By Rena SingerSpecial to The Christian Science Monitor
The Christian Science Monitor
While US voters are being wooed by presidential hopefuls with promises of lower taxes, better schools, and a sound Social Security system, the pre-election debate here is about nothing so esoteric.
South African politicians running in the Dec. 5 local government elections are pitching the basics - access to running water and electricity.
Illustrating how much this country has yet to recover from an apartheid system in which whites were afforded all the services expected in a modern society, while blacks lived in third-world conditions, all the major political parties here have made universal delivery of basic utilities their platform.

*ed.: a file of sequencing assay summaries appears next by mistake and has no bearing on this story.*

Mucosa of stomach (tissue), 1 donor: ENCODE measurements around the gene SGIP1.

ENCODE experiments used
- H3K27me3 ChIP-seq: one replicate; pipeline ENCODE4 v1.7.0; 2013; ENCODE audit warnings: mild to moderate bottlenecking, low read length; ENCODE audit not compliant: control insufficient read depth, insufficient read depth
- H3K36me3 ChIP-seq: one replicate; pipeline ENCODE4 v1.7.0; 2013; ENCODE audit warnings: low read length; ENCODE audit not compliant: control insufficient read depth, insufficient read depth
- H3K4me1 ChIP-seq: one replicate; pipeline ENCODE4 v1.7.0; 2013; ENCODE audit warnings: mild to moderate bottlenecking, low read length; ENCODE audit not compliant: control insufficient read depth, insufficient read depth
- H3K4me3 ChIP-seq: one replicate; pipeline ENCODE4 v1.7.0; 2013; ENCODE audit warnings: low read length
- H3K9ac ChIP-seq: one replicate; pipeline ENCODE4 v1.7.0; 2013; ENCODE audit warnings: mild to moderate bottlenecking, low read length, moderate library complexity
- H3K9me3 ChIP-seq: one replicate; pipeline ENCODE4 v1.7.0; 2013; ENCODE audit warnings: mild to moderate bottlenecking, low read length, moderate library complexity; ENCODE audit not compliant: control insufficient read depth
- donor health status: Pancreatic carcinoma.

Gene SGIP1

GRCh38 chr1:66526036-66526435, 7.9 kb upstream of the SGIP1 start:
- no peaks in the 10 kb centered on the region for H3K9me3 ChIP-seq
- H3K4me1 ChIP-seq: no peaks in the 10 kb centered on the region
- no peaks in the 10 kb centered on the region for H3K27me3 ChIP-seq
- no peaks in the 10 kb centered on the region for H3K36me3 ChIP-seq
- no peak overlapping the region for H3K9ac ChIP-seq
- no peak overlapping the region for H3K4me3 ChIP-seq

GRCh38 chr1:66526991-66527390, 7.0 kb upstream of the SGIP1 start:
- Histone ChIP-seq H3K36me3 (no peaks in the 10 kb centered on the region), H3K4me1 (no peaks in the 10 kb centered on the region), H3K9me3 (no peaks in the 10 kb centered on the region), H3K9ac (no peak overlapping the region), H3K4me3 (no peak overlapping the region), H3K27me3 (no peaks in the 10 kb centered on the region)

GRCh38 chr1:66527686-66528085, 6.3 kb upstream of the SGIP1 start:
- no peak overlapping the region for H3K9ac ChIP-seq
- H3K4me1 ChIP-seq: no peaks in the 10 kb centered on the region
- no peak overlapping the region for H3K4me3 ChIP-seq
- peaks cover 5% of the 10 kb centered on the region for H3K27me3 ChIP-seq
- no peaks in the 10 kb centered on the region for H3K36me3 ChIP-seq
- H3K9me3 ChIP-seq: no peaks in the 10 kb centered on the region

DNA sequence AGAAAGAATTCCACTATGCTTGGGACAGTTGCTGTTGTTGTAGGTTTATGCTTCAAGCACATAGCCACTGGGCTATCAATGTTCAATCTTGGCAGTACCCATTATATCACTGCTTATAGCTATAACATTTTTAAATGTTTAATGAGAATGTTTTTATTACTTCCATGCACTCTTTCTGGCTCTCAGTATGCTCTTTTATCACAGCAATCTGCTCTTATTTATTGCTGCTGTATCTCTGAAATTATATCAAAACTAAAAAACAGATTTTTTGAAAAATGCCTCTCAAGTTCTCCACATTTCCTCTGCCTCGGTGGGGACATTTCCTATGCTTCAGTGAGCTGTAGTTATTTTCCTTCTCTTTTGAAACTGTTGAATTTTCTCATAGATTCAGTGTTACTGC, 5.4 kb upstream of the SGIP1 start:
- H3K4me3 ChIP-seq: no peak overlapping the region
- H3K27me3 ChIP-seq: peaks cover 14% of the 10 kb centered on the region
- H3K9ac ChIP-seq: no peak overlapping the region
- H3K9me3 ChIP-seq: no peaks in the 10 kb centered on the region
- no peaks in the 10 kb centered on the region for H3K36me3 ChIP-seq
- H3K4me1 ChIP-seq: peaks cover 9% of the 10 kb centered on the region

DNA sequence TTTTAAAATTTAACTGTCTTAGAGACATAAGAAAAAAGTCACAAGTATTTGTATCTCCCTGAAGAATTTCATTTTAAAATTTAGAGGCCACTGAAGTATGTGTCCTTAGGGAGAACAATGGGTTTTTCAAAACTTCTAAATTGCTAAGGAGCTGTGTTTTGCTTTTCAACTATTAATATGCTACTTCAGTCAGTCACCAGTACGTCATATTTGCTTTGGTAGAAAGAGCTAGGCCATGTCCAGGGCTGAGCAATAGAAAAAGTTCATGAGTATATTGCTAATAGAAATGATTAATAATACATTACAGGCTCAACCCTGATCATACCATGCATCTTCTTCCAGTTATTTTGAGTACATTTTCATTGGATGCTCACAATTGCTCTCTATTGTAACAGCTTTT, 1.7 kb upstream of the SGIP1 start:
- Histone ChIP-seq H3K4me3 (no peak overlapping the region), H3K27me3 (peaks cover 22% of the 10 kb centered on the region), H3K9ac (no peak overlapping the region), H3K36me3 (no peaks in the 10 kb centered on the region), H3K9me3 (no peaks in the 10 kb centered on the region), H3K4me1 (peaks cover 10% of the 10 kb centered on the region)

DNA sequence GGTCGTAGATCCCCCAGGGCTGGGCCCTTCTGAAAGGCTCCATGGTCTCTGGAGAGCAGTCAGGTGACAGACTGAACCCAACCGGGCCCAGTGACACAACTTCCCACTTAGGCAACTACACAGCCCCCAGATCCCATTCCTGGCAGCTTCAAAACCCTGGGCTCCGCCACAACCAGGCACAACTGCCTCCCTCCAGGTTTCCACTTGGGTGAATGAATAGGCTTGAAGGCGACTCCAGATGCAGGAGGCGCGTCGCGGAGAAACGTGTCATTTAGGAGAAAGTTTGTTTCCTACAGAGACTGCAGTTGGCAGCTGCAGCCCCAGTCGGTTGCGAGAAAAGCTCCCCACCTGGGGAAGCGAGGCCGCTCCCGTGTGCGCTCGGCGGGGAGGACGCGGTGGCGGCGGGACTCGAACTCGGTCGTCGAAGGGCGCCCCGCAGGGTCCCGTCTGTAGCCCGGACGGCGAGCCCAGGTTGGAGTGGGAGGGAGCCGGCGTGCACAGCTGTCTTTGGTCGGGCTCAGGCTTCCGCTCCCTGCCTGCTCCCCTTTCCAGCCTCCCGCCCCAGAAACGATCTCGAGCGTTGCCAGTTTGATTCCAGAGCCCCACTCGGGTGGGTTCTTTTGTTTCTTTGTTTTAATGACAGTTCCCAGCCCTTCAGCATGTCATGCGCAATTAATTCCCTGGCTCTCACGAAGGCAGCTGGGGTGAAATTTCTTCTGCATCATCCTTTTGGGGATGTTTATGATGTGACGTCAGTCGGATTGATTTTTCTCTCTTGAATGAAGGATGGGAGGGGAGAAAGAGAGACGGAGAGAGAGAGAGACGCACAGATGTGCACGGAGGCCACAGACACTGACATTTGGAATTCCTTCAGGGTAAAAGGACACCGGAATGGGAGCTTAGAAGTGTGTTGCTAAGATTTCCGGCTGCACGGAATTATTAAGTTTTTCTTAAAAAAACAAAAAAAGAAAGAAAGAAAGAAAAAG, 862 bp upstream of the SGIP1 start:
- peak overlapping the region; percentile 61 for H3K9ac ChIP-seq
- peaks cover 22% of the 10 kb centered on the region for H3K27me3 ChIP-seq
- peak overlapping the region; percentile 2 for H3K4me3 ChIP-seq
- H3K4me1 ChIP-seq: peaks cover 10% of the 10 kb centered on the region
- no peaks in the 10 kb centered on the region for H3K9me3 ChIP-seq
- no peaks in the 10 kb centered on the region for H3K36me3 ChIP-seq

Currently, only 27 percent of the country's black households have running water, compared with 96 percent of the country's white households. More than 3.2 million, or 34 percent, of South Africa's homes do not have electricity. Almost all of those homes are non- white. Whites make up only 10 percent of South Africa's 45 million people.
WHILE the government has already spent billions of rand since the end of apartheid in 1994 to bring water to an additional 3.5 million people, at that rate, it will take more than another decade to bring tap water to all South Africans.
The wait for clean water is devastating many black communities. Since September, 32 deaths have been attributed to cholera in KwaZulu-Natal Province, where many households have to fetch water from streams, dams, or communal taps.
"The lack of progress the government has made thus far in providing these services isn't surprising," says Tom Lodge, a professor of politics at the University of the Witwatersrand in Johannesburg. …